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A preliminary study on characterisation of finger interface kinetics using a pressure and shear sensor system

HALE N; VALERO M; TANG J; MOSER D; JIANG L
PROSTHET ORTHOT INT , 2018, vol. 42, n° 1, p. 60-65
Doc n°: 187054
Localisation : Documentation IRR

D.O.I. : http://dx.doi.org/DOI:10.1177/0309364617728121
Descripteurs : EC15 - PROTHESE DE MEMBRE SUPERIEUR

Our hands constantly handle objects throughout our lives, where a
crucial component of this interaction is the detection of grasping (pressure) and
slipping (shear) of the object. While there have been a large amount of studies
using pressure sensors for grasping detection, synchronised pressure and shear
detection at the finger/object interface is still needed.
This study
aims to assess the feasibility of a sensor system designed to detect both
pressure and shear at the fingertip/object interface via a single subject test.
STUDY DESIGN: Descriptive study, proof of concept. METHODS: One healthy subject
participated in the study and was asked to perform a single finger test protocol
and a simple hand test protocol. The corresponding multidirectional loads at the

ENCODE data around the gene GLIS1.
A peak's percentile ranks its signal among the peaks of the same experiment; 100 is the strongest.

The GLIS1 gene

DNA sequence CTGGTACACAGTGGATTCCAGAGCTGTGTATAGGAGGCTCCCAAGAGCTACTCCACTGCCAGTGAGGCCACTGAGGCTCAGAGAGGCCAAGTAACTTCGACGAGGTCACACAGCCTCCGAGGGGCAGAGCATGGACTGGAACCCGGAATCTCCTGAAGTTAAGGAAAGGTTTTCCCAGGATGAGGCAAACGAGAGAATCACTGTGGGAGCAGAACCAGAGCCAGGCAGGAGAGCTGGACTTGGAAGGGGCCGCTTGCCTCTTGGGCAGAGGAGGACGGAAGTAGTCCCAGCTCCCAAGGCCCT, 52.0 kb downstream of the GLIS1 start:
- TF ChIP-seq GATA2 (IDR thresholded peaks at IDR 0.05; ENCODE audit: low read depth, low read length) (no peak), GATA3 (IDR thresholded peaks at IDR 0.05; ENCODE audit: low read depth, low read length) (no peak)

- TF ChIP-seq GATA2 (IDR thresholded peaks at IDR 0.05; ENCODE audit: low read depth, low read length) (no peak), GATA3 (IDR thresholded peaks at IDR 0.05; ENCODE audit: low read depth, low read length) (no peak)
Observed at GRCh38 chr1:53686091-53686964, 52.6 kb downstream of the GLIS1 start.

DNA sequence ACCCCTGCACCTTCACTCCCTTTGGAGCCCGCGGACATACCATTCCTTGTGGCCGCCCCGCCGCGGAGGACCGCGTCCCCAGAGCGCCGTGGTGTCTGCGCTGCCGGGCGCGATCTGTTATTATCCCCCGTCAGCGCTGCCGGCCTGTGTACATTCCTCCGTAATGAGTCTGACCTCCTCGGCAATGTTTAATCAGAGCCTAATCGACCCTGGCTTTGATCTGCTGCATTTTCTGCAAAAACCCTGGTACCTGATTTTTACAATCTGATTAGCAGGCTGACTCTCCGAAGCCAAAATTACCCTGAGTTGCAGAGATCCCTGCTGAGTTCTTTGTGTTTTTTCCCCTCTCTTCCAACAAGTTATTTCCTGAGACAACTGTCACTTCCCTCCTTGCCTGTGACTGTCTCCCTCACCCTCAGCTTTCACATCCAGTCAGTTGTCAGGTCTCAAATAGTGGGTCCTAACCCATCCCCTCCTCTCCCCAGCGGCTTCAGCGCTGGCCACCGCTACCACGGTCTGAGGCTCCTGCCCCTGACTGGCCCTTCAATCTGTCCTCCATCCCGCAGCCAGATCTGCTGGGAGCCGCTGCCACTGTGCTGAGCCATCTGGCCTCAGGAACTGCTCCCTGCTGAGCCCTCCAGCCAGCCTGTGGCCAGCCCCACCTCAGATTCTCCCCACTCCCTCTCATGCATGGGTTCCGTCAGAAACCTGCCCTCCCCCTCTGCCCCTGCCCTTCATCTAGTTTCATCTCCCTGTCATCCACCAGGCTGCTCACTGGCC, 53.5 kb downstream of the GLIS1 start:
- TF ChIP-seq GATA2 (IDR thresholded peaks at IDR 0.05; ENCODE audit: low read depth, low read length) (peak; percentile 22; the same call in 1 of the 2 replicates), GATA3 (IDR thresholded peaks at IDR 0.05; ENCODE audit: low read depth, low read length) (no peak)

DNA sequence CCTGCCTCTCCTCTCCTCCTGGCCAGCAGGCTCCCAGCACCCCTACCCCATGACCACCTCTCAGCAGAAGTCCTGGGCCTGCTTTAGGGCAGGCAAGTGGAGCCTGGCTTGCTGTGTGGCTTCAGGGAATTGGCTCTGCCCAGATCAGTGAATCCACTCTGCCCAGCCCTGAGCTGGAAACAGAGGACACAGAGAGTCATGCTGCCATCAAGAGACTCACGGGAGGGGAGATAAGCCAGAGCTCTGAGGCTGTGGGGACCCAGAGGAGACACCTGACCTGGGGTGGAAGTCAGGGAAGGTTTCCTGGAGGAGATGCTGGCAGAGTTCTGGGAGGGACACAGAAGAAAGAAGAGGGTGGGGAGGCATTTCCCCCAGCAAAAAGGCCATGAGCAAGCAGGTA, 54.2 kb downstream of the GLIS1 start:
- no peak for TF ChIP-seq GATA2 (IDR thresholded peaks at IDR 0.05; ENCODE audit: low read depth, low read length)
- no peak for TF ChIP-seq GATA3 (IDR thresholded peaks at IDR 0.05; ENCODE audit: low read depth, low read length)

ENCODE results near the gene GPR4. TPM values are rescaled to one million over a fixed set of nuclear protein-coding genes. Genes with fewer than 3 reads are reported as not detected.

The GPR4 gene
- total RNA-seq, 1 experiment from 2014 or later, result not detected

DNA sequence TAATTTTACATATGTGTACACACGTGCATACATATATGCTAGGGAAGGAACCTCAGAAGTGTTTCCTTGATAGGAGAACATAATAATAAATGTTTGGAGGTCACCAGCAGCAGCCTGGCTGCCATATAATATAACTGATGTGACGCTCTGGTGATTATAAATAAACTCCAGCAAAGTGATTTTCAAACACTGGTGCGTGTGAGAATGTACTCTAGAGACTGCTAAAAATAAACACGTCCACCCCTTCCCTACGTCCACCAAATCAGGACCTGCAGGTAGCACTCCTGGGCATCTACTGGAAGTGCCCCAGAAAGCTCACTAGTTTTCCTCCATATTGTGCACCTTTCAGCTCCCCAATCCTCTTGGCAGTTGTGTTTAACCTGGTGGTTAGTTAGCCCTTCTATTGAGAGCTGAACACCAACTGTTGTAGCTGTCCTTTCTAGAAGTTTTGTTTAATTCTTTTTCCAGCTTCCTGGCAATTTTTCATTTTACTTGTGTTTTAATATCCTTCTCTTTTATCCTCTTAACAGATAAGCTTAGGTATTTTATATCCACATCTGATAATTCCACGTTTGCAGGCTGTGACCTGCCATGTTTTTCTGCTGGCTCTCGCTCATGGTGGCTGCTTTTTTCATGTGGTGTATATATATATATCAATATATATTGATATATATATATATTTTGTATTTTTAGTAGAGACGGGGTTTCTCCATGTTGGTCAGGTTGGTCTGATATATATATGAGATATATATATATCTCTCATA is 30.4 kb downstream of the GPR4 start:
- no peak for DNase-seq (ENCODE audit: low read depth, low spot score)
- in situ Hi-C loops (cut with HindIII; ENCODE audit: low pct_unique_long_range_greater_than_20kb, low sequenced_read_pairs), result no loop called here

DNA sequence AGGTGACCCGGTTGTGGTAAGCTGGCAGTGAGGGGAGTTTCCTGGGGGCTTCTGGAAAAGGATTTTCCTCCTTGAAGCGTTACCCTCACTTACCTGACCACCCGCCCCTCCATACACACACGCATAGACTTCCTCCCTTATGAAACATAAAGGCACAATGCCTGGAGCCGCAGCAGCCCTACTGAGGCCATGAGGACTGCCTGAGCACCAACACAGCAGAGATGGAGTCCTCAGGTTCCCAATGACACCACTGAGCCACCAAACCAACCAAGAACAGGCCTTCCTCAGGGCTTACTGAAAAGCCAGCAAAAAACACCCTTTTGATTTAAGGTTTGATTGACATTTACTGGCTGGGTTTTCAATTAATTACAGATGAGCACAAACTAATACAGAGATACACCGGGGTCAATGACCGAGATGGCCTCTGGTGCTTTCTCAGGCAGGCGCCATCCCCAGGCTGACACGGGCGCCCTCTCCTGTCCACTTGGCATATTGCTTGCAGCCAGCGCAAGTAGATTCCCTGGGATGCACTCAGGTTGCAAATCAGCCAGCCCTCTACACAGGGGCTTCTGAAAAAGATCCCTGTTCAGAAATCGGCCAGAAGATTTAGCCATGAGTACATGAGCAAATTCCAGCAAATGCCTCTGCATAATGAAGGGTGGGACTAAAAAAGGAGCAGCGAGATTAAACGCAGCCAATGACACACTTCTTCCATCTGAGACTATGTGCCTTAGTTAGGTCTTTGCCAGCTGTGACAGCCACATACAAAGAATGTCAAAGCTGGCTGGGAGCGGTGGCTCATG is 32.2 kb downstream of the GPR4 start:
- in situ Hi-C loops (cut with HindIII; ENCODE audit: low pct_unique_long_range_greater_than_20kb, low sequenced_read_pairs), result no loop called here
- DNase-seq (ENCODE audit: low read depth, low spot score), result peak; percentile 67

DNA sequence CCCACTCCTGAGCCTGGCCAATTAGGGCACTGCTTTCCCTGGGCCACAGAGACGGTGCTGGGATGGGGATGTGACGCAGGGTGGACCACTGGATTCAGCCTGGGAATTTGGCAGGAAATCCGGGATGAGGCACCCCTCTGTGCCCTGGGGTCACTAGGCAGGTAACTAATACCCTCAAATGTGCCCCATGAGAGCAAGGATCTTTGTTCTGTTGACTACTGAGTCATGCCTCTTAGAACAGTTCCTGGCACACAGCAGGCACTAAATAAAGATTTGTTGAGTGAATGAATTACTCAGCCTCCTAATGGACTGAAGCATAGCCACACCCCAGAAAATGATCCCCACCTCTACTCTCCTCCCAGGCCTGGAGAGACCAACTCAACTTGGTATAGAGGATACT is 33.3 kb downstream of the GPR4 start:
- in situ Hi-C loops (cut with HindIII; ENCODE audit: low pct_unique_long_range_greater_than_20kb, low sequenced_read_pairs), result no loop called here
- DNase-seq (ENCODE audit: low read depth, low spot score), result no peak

fingertip/object interface were measured in real time using a pressure and shear
sensor system. RESULTS: Results from the finger test protocol show peak values of
up to approximately 50 kPa (5 N) and 30 kPa (3 N) of pressure for each test,
respectively. Results from the hand test protocol show a pressure and shear
profile that shows a large increase in grip force during the initial grasping of
the object, with a peak pressure of approximately 50 kPa (5 N). The pressure and
shear profile demonstrates that the load is not evenly distributed across all
digits. CONCLUSION: This study provides evidence that the reported sensor system
has sufficient resolution, dynamic response and load capability to capture
biomechanical information during basic protocols and hand-grasping tasks.
Clinical relevance The presented sensor system could be potentially used as a
tool for measuring and evaluating hand function and could be incorporated into a
prosthetic hand as a tactile feedback system.

Langue : ANGLAIS

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